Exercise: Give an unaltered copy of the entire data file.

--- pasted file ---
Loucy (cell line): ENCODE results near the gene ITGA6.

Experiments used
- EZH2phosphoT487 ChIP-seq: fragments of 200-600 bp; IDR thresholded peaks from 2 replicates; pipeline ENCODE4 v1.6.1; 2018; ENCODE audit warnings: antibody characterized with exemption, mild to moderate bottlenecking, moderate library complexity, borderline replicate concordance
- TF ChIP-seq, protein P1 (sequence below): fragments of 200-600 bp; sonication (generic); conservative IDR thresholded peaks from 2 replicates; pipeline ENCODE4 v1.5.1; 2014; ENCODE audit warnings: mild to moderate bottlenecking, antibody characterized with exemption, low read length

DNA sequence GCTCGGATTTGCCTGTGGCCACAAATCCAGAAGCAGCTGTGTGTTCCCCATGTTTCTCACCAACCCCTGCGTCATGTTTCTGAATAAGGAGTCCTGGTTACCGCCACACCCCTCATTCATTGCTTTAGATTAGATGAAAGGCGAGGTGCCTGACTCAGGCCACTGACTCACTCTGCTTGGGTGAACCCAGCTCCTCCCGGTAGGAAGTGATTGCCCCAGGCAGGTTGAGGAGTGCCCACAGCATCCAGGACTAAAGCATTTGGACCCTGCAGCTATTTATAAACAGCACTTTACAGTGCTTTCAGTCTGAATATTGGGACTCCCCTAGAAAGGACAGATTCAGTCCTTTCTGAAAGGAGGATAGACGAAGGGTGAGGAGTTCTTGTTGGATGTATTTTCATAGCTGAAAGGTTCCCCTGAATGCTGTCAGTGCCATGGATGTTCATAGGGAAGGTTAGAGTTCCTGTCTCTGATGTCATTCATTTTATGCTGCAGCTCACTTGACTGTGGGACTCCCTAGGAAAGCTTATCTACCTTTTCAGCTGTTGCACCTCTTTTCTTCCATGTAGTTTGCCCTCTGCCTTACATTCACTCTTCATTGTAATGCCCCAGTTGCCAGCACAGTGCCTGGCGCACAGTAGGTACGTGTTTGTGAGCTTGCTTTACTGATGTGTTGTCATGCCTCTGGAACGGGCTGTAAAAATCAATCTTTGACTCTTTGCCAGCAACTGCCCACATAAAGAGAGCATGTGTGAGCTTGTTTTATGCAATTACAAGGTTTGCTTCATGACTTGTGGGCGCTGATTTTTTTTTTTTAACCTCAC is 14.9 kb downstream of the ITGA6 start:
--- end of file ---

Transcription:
Loucy (cell line): ENCODE results near the gene ITGA6.

Experiments used
- EZH2phosphoT487 ChIP-seq: fragments of 200-600 bp; IDR thresholded peaks from 2 replicates; pipeline ENCODE4 v1.6.1; 2018; ENCODE audit warnings: antibody characterized with exemption, mild to moderate bottlenecking, moderate library complexity, borderline replicate concordance
- TF ChIP-seq, protein P1 (sequence below): fragments of 200-600 bp; sonication (generic); conservative IDR thresholded peaks from 2 replicates; pipeline ENCODE4 v1.5.1; 2014; ENCODE audit warnings: mild to moderate bottlenecking, antibody characterized with exemption, low read length

DNA sequence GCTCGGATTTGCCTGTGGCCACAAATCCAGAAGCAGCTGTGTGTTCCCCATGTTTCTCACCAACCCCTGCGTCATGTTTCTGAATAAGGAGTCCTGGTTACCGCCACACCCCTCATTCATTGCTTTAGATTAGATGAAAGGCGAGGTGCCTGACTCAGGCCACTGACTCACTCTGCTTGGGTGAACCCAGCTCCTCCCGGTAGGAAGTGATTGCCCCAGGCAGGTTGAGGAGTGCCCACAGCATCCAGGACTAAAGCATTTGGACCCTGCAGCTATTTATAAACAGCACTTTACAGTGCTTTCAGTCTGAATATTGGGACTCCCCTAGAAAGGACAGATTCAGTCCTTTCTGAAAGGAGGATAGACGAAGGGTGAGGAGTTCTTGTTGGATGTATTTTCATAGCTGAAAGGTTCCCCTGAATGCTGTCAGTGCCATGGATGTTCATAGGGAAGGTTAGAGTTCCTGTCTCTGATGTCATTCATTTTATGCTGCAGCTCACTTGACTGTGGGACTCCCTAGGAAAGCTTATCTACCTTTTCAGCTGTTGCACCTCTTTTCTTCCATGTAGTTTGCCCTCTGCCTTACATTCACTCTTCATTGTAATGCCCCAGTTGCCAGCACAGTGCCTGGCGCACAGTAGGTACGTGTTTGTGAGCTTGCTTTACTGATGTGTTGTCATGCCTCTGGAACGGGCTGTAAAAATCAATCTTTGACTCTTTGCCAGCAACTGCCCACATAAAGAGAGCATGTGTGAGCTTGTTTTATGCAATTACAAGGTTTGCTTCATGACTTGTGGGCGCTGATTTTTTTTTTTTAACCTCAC is 14.9 kb downstream of the ITGA6 start: